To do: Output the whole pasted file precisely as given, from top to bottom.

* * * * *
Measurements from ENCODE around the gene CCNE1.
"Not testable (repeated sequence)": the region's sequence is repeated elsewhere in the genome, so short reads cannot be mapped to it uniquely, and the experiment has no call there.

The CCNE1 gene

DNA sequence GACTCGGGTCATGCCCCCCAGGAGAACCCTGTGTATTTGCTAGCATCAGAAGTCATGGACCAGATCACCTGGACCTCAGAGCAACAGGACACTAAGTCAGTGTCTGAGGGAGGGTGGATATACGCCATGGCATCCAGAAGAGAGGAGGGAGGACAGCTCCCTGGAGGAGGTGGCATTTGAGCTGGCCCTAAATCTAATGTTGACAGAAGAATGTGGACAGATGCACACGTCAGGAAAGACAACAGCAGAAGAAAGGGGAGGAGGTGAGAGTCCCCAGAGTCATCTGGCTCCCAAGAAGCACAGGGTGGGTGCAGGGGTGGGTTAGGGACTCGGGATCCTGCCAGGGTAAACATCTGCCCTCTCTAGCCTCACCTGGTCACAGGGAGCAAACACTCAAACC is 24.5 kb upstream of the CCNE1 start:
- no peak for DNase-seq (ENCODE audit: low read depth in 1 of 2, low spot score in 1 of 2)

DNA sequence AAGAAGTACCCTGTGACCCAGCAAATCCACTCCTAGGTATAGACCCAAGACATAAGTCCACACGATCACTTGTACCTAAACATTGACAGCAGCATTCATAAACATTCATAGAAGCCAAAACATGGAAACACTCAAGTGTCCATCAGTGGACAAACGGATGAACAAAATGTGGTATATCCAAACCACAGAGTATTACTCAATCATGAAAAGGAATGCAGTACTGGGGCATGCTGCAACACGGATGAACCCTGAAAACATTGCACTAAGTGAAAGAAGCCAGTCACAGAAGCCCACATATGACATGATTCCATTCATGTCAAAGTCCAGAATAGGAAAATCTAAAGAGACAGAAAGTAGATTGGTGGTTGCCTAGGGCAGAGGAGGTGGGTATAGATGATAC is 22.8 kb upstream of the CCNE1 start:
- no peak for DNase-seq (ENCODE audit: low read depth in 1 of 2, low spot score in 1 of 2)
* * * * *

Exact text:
Measurements from ENCODE around the gene CCNE1.
"Not testable (repeated sequence)": the region's sequence is repeated elsewhere in the genome, so short reads cannot be mapped to it uniquely, and the experiment has no call there.

The CCNE1 gene

DNA sequence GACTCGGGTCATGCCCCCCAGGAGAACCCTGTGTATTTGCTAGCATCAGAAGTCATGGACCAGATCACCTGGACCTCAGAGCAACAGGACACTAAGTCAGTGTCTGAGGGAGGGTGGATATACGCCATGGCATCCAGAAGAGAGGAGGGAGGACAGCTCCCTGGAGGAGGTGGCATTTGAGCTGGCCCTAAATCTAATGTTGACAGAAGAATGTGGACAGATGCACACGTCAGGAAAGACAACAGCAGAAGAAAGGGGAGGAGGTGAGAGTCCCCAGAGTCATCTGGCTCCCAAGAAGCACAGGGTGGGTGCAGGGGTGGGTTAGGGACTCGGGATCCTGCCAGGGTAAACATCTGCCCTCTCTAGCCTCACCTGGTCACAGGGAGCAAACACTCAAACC is 24.5 kb upstream of the CCNE1 start:
- no peak for DNase-seq (ENCODE audit: low read depth in 1 of 2, low spot score in 1 of 2)

DNA sequence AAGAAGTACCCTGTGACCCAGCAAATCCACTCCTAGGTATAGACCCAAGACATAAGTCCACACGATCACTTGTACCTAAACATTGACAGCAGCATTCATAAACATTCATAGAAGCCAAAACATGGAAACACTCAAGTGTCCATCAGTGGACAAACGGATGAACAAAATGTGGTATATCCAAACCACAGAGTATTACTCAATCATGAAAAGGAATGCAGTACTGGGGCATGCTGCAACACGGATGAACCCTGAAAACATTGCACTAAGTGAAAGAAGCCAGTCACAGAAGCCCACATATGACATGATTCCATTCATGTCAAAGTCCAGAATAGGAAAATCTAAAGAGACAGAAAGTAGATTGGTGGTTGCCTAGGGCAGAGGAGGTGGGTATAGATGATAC is 22.8 kb upstream of the CCNE1 start:
- no peak for DNase-seq (ENCODE audit: low read depth in 1 of 2, low spot score in 1 of 2)